People like Wells Fargo listened to their accounting and said, “This guy is a good risk because he’s got good books from this accounting firm.” I’m getting lines with them. Why? Sometime in the future, there’s going to be an opportunity to buy. The market is high and hot. Now is a great time to sell, have less debt, and have cash. You will have multiple options with your cash. What I heard at that panel is, “Go.” There is no way in hell this market comes down, which is the reason and the moment when it starts to.
Frank did a great job of explaining equity and debt. Let’s take the property that Frank bought for $25,000 years ago. It is now listing for $250,000. Maybe it goes for $250,000 or $230,000. Who cares? It’s roughly 10X what Frank could have bought it back then. It’s only older and crappier now than it was when Frank owned it. It’s only going to be more expensive to operate that thing.
Also to fix it because the cost of materials has gone up.
Are the odds better of it going up another 10X or dropping 50%? Even if it drops 50%, that’s a 5X increase over what you bought it for many years ago, which is still incredible, historically speaking in real estate to go up to 5X over a decade. If that thing drops $50,000 to $100,000 and someone put 80% debt on it and they can’t get rents on it, that’s when foreclosure starts. To me, when you go look at a market that has done what it’s done, you go look at the Case-Shiller index. It’s up 60% to 70% in the last decade.
You can find very few periods in the history of the Case-Shiller index where you are up 60% to 70% over a decade. One of them is the Great Recession. Does that mean this is 2008 and we are collapsing? I don’t think so but in 2005, we knew this is completely unsustainable and that it was going to end terribly. We just didn’t know how it was going to end terribly but we knew in ’05 there was an irrational market that was doomed to fail. It’s feeling a lot like 2005 to me because I see so many people that are completely priced out of the market. There’s no sanity with these debt-to-income ratios.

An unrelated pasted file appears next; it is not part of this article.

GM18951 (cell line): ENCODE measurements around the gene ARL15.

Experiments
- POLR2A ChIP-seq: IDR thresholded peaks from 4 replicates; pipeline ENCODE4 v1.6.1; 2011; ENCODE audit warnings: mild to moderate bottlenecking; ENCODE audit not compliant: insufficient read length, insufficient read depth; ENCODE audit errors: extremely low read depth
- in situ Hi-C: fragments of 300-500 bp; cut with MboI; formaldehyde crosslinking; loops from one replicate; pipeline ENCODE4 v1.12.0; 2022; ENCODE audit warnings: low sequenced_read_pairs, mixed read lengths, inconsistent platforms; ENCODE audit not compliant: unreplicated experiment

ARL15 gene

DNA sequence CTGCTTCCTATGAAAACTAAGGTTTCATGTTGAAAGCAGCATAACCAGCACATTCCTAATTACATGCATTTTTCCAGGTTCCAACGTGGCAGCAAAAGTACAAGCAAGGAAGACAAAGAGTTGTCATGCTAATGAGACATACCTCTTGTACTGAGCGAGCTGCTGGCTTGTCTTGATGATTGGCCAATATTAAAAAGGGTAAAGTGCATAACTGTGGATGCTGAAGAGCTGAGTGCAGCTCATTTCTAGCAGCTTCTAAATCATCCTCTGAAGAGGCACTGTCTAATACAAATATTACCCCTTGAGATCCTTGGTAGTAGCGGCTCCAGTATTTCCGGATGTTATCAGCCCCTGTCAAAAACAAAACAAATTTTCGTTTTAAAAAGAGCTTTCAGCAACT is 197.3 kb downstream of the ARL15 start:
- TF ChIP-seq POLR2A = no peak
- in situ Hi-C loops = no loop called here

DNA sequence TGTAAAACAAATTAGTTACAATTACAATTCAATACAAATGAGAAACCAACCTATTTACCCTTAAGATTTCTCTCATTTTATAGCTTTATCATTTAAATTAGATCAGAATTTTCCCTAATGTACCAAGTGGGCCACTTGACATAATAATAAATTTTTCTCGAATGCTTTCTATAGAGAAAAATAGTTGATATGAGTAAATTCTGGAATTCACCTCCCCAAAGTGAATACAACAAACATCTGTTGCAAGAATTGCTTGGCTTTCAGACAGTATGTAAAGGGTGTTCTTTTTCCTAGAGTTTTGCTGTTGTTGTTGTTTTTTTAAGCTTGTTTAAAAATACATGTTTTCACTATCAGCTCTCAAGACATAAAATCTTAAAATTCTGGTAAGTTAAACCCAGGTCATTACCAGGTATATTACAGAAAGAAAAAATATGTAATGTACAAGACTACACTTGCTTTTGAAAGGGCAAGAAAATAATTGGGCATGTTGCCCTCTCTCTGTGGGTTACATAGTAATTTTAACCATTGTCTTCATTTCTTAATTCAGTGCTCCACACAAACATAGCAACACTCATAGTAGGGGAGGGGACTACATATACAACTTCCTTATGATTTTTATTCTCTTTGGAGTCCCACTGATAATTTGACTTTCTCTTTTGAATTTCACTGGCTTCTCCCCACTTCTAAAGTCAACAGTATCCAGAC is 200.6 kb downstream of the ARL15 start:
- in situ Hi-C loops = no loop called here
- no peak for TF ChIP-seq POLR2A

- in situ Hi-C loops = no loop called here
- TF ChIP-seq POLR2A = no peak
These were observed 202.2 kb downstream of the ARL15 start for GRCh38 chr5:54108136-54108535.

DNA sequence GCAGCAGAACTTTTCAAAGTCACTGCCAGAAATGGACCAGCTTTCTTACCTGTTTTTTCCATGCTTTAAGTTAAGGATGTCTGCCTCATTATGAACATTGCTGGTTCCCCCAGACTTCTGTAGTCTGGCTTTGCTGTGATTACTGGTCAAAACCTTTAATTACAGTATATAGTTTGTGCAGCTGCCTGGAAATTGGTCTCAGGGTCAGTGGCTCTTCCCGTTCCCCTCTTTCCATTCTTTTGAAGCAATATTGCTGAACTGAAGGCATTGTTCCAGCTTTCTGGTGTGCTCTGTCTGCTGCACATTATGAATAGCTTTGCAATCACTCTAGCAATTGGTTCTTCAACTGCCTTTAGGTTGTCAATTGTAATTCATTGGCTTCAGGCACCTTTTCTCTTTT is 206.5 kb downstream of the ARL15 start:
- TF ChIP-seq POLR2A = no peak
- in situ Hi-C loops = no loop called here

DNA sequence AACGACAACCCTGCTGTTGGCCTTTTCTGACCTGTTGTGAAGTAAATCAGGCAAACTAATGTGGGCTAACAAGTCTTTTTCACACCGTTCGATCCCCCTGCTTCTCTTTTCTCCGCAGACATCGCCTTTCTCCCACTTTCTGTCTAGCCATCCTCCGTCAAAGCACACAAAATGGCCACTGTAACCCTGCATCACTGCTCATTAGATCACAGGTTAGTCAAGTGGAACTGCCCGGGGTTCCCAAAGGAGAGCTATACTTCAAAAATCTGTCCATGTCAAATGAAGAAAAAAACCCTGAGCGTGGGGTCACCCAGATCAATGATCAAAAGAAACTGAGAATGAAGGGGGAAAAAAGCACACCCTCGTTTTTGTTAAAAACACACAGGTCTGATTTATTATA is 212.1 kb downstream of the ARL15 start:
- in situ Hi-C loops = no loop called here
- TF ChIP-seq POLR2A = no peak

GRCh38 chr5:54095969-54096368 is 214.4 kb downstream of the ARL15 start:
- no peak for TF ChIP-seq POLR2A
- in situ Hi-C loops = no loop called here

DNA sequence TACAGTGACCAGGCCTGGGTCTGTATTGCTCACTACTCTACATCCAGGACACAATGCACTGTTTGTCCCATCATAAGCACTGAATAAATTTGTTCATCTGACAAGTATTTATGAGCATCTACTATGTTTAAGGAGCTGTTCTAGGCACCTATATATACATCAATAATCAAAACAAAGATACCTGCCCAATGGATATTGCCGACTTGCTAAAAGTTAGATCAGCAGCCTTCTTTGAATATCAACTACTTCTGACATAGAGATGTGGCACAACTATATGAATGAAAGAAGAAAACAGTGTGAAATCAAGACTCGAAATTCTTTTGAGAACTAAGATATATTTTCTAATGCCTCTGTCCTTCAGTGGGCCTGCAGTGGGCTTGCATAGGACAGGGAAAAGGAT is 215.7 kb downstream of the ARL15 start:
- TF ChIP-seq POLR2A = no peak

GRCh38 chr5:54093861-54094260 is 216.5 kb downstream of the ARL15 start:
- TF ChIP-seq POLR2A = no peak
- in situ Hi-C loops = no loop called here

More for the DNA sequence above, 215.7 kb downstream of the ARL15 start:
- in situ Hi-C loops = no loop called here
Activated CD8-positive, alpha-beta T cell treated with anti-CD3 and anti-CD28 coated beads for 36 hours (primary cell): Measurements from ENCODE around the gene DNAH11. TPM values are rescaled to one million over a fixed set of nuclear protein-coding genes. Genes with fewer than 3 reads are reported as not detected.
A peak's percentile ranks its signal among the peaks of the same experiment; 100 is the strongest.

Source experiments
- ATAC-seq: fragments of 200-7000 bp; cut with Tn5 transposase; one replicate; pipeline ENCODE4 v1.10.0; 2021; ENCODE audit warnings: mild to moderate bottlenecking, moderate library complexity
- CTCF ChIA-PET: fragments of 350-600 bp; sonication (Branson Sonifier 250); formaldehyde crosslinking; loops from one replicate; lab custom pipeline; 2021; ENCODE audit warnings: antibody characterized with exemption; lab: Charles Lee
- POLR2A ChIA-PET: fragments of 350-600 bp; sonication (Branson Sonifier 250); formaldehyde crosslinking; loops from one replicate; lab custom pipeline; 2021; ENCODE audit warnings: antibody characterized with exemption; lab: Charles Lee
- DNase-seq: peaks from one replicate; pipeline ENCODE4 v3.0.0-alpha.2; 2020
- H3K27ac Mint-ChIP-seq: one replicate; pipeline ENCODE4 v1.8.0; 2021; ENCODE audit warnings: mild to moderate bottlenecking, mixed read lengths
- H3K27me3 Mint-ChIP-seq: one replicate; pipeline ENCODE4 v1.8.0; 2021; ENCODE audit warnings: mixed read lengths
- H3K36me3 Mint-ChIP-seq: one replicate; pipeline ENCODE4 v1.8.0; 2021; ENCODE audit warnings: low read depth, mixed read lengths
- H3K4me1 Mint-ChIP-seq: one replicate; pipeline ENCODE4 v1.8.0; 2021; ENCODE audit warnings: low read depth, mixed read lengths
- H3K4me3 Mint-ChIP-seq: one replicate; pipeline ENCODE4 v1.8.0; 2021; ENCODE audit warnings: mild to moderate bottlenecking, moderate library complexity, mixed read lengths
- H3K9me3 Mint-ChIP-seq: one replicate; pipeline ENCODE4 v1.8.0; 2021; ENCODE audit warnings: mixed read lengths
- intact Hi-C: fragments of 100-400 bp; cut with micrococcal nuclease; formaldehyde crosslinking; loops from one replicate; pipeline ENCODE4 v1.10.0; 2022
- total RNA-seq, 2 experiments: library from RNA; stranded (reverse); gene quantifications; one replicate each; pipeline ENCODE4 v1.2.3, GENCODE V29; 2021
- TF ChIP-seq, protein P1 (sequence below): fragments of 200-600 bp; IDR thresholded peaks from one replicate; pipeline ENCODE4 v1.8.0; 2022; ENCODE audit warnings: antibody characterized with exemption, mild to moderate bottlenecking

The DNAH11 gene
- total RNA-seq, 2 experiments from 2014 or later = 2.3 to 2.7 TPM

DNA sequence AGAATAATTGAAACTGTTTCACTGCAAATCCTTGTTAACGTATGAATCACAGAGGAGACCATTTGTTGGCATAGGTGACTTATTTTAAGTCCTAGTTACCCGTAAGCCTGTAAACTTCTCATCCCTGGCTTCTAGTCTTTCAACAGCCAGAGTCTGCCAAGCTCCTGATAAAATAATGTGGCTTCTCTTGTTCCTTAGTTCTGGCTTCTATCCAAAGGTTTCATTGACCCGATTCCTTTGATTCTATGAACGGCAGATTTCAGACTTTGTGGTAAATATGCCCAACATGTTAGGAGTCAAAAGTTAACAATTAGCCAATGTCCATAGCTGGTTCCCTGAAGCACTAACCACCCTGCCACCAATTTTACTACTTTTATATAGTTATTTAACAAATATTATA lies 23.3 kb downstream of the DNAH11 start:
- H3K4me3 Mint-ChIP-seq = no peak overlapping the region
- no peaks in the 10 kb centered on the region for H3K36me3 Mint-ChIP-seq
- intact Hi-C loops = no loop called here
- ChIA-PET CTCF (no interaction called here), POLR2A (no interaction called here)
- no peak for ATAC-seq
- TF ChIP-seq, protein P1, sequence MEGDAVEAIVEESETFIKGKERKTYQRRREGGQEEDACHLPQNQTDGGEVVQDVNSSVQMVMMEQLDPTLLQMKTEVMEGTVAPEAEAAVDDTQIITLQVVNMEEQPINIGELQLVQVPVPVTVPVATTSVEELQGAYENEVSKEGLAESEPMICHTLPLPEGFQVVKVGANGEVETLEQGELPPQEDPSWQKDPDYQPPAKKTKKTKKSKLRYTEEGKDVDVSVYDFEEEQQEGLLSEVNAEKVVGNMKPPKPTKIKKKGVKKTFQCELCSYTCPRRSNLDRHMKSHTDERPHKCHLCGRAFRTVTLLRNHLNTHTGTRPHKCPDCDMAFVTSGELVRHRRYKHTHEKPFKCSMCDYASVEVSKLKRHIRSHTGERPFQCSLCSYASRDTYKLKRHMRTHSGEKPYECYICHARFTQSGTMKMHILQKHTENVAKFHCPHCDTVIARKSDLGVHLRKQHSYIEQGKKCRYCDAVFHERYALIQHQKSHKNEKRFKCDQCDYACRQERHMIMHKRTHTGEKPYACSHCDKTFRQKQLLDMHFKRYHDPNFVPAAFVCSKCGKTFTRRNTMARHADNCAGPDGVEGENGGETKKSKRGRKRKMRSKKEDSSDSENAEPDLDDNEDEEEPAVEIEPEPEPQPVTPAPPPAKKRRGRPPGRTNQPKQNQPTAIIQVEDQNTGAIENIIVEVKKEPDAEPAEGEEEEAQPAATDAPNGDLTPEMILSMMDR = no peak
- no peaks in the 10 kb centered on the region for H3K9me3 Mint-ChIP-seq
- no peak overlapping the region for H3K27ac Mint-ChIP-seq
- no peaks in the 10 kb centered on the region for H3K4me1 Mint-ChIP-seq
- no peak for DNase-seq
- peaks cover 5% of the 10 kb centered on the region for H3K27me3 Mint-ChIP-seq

In 2005, I was 30. I had become a Sales Manager. I was working in a suburb of Washington, DC. I was about 45 miles West of Washington, DC. I got promoted to the job. There was a woman who was getting ready to go on maternity leave. For three months, she trained me. Her last day was right around Memorial Day. She went on maternity leave and came back on Labor Day. She left on May 31st and then came back in September. What changed was this.People don’t lose their houses because of equity. They lose their houses because of debt. Click To Tweet
When she left, we were constantly raising prices. Prices were going up $20,000, $30,000, and $40,000 on weekends. We would sell eight houses in a month. We raised the price a bunch n the neighborhood. This is how builders control inventory. I sat in my office. I was fighting to keep three contracts from canceling because if you have a sold contract to somebody who paid a price from 6 to 12 months ago, they are going to pay more than what the market is going to pay for it now.
What you are better off doing is what’s called retrading or renegotiating the contract. She looked at me and she was like, “What are you doing? We should be raising prices.” I’m like, “You have a three-month-old. The whole world has changed.” If you have ever had a baby, your world has changed already. Her world changed twice. She had a kid and what she was standing on was no longer solid ground. It was quicksand. We had to renegotiate the price.
This was June, July, and August of 2005. When you talk to most sane people who are paying attention, they will tell you that the housing market started to dip. I’m like, “They are wrong.” The housing market started to dip in 2005. The greater population started to feel it in 2008. Between 2008 and 2012, it continued to come down to a point, where about 2012, Wall Street said, “These houses are now underpriced compared to the replacement value.”
There is a trade here. They are buying a discounted asset at a low number. They are going to get in at a low basis where it could go down but it can’t go down a ton more because it doesn’t make any sense that it could. Eventually, it will come back up. That’s what happened in that stretch of time. What I’m telling you is it is not 2008 in housing. Everybody is still very optimistic.
In 2008, the housing market wasn’t optimistic. In 2005, it still was but there were smart people who noticed. The story is changing. The fundamentals are different. We are no longer raising prices. We are there. You could still get your NINJA loan in 2005. You can still get a home equity line of credit now. In 2008, you couldn’t. In 2026, I don’t know if you could. The point is the tide hasn’t gone out yet. It’s going to. In the stock market, the tide is out a little bit.